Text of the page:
Lax Lead Paint Rules Endanger Children, Green Groups Say

Bloomberg Law

National – EPA has failed to update the definition of lead-based paint, leaving children at risk of lead poisoning, environmental and community groups will argue before the Ninth Circuit Tuesday. The EPA issued a final rule in July 2019 that included the definition and lowered the level at which dust containing lead is considered a hazard, but those dust-lead hazard standards are still too high to protect the public, the Sierra Club, California Communities Against Toxics, and other environmental groups say in their petition for review in the U.S. Court of Appeals for the Ninth Circuit.  

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HUD Awards $9M to Making Homes Safer for Tribal Communities

Washington, DC – The U.S. Department of Housing and Urban Development (HUD) today awarded more than $9 million in Healthy Homes Production grants to twelve tribes and tribal agencies to protect children and families from home health and safety hazards. Tribes and Tribally Designated Housing conditions can be improved by addressing factors such as lead paint, indoor air quality and ventilation, heating devices, and moisture damage. The grant funding announced will assist and protect families by targeting health hazards in the homes of 630 low-income families where significant home health and safety hazards exist. 

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Lead Based Paint Inspections in NYC Just Got Tougher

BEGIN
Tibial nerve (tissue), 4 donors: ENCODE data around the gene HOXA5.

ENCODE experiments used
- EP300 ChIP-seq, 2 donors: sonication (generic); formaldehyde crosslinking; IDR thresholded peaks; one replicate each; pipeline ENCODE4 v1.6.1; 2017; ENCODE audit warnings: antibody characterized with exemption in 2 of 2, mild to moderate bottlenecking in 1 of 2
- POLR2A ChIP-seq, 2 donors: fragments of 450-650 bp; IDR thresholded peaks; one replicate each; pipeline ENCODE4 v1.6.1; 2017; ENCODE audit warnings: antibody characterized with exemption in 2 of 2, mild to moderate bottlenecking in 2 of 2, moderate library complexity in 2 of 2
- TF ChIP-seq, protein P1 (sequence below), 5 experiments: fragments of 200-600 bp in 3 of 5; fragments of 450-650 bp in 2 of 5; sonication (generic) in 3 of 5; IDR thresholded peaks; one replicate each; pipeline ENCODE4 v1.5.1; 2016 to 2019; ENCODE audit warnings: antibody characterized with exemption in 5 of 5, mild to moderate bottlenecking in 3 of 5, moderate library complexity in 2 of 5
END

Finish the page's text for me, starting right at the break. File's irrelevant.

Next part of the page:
Habitat Magazine

by Kathryn Farrell
New York, NY – The city has enacted stricter regulations on detecting lead-based paint inside apartments – yet another item for the to-do lists of some co-op and condo boards and their management companies. Local Law 31, which went into effect on Aug. 9, requires an X-ray fluorescence (XRF) analyzer inspection to be performed within the next five years in certain apartments. The XRF test must be performed by an inspector certified by the Environmental Protection Agency who has no relation to either the board or the company that does the building’s lead-remediation work. 

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Fresh Evidence of Nyc’s Deadly Lead Paint Lies

New York Post

New York, NY – Documents coughed up under the Freedom Of Information Law again show that the de Blasio administration downplayed the true scale and scope of lead exposure crisis in public housing. From 2010 to ’18, city health inspectors found lead in 222 NYCHA units across 93 developments — more than a quarter of all complexes citywide. Experts say that finding lead in one apartment meant the poison likely was present throughout the building. Yet NYCHA leaders opted to avoid costly remediation by challenging findings — successfully, in 158 cases.